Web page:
Car driving

Car driving

Cars are as American as apple pie and our affection for the automobile has staggering environmental implications. In 1994, the last year the government conducted a national survey, residential vehicles in the US traveled 1.8 billion miles—enough to get to the moon and back more than 3,700 times.[1] While fuel consumption and emissions are likely the biggest environmental issues plaguing our vehicular habits, they're not the only ones. Following our motorized trails are also concerns over water contamination, waste production, and wildlife casualties.

Fuel and emissions

To feed our appetite for the freedom of a car, we use more than 100 billion gallons of gasoline each year. If that fuel were stored in a tank the size of a football field, the walls would have to be nearly 50 miles high.[2] Every gallon of gasoline burned releases 20 pounds of carbon dioxide, making the transportation sector responsible for about a quarter of overall US carbon dioxide emissions.[3] And because no combustion is perfectly clean, cars are also a primary source of local air pollution. However, driving less aggressively, and maintaining engine and tire pressure, can improve fuel economy by close to 15 percent, allowing a US driver an additional 1,700 miles using the same amount of gas each year.[4]

Water contamination


The various pollutants released into the air by automobiles can settle in bodies of water with dire results. For example, when a lake is contaminated with nitrogen, oxygen levels drop due to excessive algae growth and, as a result, aquatic life can die.

The improper disposal (dumping down gutters and storm drains, for example) of motor oil, antifreeze, and other toxic substances associated with routine automobile upkeep is a major contributor to water pollution. Groundwater contaminated by one quart of oil can affect up to 250,000 gallons of drinking water.[5]

Wildlife casualties

Cars and the roads they travel on can be lethal to animal habitats. In the United States, more than 190 million motor vehicles (cars, trucks, buses, and motorcycles) are operated daily. More than one million animals are hit and killed by these vehicles each day. That amounts to annual “roadkill” casualties of about 400 million, twice the number killed as “game” by hunters.[6]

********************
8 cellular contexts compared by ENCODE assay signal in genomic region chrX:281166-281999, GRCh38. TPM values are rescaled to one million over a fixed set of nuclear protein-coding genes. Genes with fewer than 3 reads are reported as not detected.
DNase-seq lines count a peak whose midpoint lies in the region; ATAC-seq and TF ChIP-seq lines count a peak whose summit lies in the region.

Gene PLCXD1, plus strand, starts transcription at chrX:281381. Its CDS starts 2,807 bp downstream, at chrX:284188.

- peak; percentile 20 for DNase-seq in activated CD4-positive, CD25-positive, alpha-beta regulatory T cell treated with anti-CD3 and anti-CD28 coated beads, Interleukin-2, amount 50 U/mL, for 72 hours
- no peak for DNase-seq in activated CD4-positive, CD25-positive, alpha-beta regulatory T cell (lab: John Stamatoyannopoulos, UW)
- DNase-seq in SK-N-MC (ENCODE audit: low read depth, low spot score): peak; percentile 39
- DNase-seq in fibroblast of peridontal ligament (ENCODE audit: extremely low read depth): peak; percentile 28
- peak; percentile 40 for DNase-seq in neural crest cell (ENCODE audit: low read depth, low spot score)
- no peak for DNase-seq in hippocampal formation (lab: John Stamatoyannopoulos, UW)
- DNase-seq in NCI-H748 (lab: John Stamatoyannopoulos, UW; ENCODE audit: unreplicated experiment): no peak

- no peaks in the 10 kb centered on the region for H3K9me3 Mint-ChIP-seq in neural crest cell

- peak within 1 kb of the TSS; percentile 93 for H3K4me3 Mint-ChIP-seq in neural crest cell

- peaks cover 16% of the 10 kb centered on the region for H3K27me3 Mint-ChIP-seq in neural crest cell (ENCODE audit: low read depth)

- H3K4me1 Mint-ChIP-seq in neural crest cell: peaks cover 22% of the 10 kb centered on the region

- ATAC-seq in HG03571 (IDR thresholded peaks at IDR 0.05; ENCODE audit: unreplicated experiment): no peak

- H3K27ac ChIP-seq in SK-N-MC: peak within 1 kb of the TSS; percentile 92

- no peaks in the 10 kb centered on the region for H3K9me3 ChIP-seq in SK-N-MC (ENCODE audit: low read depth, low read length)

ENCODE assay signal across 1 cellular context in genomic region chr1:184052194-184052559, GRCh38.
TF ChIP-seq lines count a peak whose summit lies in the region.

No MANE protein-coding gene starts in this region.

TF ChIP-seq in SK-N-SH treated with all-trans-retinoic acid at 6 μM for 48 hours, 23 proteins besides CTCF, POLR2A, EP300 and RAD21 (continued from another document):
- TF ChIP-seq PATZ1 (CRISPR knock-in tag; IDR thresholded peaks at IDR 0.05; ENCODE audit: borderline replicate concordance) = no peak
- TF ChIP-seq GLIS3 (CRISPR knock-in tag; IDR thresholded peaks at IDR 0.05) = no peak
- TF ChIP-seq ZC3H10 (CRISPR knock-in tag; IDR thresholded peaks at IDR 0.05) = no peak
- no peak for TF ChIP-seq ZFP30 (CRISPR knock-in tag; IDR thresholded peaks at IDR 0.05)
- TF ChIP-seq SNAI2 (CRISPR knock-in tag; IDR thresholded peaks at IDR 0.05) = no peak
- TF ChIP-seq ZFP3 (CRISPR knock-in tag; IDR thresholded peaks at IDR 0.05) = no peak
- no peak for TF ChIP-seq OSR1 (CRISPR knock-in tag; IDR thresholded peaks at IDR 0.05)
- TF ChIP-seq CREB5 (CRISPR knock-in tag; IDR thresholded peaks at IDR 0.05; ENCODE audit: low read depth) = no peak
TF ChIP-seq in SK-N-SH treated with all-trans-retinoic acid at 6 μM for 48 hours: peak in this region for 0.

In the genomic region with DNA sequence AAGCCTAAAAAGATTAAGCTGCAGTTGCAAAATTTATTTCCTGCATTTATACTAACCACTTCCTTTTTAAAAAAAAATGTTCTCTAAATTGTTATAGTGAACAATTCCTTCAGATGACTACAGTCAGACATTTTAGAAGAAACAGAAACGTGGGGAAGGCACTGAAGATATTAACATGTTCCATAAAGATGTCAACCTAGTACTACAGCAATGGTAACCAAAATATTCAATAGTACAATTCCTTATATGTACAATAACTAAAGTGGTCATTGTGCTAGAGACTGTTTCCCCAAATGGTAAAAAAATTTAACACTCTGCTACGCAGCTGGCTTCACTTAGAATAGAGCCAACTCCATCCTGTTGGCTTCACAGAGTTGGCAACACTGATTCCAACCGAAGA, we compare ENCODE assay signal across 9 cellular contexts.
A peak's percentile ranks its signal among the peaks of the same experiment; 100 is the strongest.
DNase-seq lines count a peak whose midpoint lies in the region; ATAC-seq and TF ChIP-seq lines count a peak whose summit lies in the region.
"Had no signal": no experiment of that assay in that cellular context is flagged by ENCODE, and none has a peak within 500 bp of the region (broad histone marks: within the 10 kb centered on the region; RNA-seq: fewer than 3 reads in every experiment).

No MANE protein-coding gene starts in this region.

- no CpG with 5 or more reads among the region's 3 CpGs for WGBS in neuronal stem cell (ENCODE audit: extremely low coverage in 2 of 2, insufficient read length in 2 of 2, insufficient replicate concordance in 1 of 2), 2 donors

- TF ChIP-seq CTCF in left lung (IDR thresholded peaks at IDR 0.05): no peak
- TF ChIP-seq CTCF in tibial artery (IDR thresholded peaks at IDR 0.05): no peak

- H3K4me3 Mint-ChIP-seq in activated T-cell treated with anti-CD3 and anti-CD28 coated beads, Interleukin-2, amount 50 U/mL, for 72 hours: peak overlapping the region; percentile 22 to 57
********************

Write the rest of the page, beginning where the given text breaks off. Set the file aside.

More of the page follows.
Although domestic roadways are increasingly constructed with natural habitats in mind, the US is still far behind Europe where this practice has been going on for decades. For example, a roadway in Slovenia has a special viaduct designed for the safe passing of bears, lynxes, and wolves, and overpasses in Switzerland feature ponds for amphibians. The Humane Society offers advice on how to avoid animal collisions.

Solid waste


Most of the 27 million automobiles that are “retired” each year are recovered for recycling. According to the United States Council for Automotive Research (USCAR), 80 percent of a car can be recycled. The remaining non-recyclable parts known as auto shredder residue (ASR) consists of fabric, paper, plastic, wood, rubber, glass, metal, dirt, and other materials. Five million tons of ASR enters landfills each year.[7]

Additionally, 27 million scrap tires are estimated to have entered landfills or monofills in 2003. However, landfill-bound scrap tires represent only 9.3 percent of total scrap tires (290 million were generated by the US in 2003). The remaining tires are recycled and reused for a wide array of purposes, including civil engineering projects and making new products, such as playground surfaces.[8]

Roadside littering


It’s estimated that while 45 percent of roadside trash comes from unsecured or uncovered loads on trucks, the remaining 55 percent is generated by drivers intentionally discarding garbage directly from their cars. Fifty-one percent of roadside litter comes from food and beverage packaging.[9] It takes over 700 years for plastic soda bottles tossed from a car to decompose and between one and five years for cigarette butts (one of the most littered items) to break down.[10][11]